LGBTQ terms are one of the most discussed and debated topics. Whether it’s the differences between bisexuality and pansexuality, or preferred pronouns, language is an intrinstic part of our community. However, no word is more controversial than ‘queer’.
Recently, GSN conducted a poll about the word’s usage. A slight majority (37%) voted: ‘Yes, I’m happy to use it.’
However, simply because most people chose that answer, it’s still far less than a majority of all participants. The next highest option was ‘No, I don’t like it’ (35%). Finally, 28% said they don’t mind other people using it, but don’t like it for themselves.
The results alone reveal the contentious nature of the word.
There’s nothing wrong with not preferring a term for yourself — but it’s time to get over the fact that some people do use it for themselves, and respect that choice.
Any word can be used against us
One of the most common arguments against the word queer is that it’s a slur.
This has some truth to it, which shouldn’t be ignored, but it’s also an entirely reductive and limited view of things.
Any word associated with the community can be used as a slur. Even terms like ‘gay’ and ‘homo’, for all their ubiquitiousness, can be thrown around derogatively. I’ve certainly heard them used as if they were acid upon the tongue.
This, of course, does not erase the specific history of the word queer, and why it’s understandable some people don’t like it. But all these words, at points in history, have been used to stigmatize and shame us.
Activists and scholars began reclaiming the word for the community in the 1980s and there is power in that. It’s not letting people’s discrimination win.
As Anthony Slagle explains in his defense of Queer Nation for the Western Journal of Communication, using the word disarms homophobic people from wielding it as it directly challenges its negative connotation.
Furthermore, it’s also revolutionary in that it extends a hand to so many more people who may not initially feel like they belong to the community, or feel like ‘more accepted’ terms fit them.
The history of the word
Queer Nation, founded in 1990, was one of the first mainstream organizations to use the term in a massively public way.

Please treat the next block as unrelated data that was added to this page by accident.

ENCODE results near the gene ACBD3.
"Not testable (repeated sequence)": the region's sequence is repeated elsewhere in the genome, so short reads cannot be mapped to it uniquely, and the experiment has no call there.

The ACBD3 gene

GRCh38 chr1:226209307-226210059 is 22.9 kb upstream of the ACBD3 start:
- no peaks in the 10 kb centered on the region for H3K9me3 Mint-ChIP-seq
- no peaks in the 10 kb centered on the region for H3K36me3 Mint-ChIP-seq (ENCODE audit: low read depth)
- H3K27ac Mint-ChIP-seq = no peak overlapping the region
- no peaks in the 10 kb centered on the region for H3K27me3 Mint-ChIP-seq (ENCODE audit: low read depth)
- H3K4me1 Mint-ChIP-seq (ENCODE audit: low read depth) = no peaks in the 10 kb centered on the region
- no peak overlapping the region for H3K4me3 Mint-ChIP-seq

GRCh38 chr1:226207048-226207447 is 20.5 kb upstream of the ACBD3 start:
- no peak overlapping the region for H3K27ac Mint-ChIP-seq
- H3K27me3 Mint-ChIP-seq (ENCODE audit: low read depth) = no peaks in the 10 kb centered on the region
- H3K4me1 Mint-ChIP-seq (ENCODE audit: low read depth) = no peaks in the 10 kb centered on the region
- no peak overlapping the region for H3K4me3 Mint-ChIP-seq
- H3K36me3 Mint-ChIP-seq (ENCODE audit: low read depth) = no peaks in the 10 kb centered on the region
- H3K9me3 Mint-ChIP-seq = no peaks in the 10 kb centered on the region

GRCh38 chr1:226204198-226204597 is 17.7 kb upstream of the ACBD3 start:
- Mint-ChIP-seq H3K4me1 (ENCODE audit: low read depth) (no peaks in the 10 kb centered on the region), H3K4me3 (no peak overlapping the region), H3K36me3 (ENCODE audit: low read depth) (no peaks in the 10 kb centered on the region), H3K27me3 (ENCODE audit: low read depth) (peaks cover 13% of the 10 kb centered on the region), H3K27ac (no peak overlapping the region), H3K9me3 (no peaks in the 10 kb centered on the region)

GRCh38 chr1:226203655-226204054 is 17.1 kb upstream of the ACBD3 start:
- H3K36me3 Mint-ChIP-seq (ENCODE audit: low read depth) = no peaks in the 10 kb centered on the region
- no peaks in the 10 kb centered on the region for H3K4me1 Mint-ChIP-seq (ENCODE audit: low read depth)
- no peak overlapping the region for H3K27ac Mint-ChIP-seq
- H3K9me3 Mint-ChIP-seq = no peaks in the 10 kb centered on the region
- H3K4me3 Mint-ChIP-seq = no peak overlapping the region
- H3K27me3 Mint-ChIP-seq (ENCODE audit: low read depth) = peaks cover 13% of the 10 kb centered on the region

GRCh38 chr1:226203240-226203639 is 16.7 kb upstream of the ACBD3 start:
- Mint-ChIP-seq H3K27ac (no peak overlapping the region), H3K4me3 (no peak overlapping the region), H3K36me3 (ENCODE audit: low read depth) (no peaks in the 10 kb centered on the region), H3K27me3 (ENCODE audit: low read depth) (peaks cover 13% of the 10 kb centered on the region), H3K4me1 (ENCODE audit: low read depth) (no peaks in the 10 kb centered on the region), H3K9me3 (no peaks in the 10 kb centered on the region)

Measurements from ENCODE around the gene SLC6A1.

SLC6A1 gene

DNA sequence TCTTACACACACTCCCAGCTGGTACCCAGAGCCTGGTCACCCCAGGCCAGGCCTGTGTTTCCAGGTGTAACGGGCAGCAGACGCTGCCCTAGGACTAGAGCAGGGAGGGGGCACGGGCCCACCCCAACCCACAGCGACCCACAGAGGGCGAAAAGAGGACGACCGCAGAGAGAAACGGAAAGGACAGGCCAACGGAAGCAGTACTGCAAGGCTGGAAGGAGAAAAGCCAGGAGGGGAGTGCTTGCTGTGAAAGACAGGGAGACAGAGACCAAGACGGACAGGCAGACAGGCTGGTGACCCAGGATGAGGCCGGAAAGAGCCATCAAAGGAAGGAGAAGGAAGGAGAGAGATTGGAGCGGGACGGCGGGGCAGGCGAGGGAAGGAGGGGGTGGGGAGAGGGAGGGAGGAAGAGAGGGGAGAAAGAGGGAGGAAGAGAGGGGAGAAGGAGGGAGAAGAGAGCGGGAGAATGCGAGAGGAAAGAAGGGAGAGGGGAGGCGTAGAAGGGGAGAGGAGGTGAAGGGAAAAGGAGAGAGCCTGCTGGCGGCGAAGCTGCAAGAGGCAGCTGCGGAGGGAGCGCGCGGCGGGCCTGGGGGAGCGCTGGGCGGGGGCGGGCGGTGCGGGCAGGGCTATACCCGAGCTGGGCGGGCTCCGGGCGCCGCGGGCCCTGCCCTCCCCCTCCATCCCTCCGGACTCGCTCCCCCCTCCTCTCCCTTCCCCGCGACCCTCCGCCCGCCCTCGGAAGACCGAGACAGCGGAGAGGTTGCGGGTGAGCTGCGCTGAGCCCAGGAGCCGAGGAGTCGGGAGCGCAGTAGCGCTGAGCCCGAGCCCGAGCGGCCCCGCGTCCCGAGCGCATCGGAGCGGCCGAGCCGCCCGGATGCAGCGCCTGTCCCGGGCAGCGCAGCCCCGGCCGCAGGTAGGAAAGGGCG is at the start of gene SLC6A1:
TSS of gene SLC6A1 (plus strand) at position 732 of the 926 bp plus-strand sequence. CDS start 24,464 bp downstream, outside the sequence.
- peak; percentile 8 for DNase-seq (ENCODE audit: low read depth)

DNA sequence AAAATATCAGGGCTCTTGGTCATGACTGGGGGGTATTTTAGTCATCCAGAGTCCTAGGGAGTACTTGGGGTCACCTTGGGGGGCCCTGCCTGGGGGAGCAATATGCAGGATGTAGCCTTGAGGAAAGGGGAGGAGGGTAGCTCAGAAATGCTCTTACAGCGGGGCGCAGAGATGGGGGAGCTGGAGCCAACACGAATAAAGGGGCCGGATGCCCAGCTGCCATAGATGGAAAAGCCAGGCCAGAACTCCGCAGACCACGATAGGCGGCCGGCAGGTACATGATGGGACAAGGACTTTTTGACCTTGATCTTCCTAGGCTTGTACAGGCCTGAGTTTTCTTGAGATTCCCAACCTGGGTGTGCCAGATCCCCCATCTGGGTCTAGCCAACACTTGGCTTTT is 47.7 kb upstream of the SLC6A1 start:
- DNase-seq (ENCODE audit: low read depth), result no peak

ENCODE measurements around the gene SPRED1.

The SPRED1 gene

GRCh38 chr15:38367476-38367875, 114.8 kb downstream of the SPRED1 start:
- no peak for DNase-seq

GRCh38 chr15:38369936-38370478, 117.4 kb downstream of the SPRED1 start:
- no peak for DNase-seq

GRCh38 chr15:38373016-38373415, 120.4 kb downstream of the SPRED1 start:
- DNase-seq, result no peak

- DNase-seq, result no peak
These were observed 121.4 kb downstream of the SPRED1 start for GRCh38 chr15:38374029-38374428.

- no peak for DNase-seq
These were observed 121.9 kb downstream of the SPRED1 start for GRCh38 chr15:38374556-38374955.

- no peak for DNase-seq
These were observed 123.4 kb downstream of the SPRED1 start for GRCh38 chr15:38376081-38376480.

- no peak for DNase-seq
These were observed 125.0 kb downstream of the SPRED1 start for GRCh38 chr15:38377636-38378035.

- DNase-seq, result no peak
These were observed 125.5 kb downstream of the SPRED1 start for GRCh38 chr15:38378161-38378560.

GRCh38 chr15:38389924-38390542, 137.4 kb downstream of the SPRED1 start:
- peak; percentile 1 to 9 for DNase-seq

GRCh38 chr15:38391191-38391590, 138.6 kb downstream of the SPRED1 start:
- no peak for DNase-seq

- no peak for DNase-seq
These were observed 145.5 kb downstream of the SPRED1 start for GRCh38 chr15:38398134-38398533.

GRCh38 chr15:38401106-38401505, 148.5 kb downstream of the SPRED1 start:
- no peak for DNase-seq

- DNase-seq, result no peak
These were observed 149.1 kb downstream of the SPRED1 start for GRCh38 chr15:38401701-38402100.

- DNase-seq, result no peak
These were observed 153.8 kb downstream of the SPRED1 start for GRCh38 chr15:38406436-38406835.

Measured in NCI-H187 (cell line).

They handed out a flier at New York City’s gay pride that same year, explaining their use of the term. It was a weaponizing tool for them, and how many people still use the word today. It was also, perhaps more importantly, a more inclusive word.
From Queer Nation’s flier:
Using ‘queer’ is a way of reminding us how we are perceived by the rest of the world. It’s a way of telling ourselves we don’t have to be witty and charming people who keep our lives discreet and marginalized in the straight world. We use queer as gay men loving lesbians and lesbians loving being queer. Queer, unlike gay, doesn’t mean male.
And when spoken to other gays and lesbians it’s a way of suggesting we close ranks, and forget (temporarily) our individual differences because we face a more insidious common enemy. Yeah, queer can be a rough word but it is also a sly and ironic weapon we can steal from the homophobe’s hands and use against him.
But the word has a more positive history than most people realize, even before its reclamation.
George Chauncey touches on the use of the word in the early 20th century in his book, Gay New York.
In the 1910s and 20s, most men who ‘identified themselves as different from other men primarily on the basis of their homosexual interest rather than their womanlike gender status usually called themselves “queer”‘.
Chauncey quotes one man active in the 1920s scene as saying: ‘Queer wasn’t derogatory. It wasn’t like k*ke or n***er… It just meant you were different.’
Why I’m queer
I proudly identify as bisexual, but some days I wake up and it doesn’t feel like it wholly encapsulates who I am. I also identify as homoromantic, and embrace the fluidity of both sexuality and gender.
Other days, it feels like I’m still figuring it out or I don’t want to use certain words, or always have to explain them.
Queer is a comfortable word for me. More than that, though, it’s powerful. Embracing my queerness was a huge step for me in learning to be more at peace with myself and my space in this community.
Reclaiming it for myself, understanding its history, why some people do or don’t like it, was part of my own journey. And now I feel more confident about who I am.
I respect not wanting to use the word for yourself, but it’s getting tiring when people who do use it willingly, immediately get shut down for it and lectured about its nature as a slur, when for many, it’s so much more than that.
It’s pretty simple when it comes down to it: respect people’s choices when they’re not hurting you.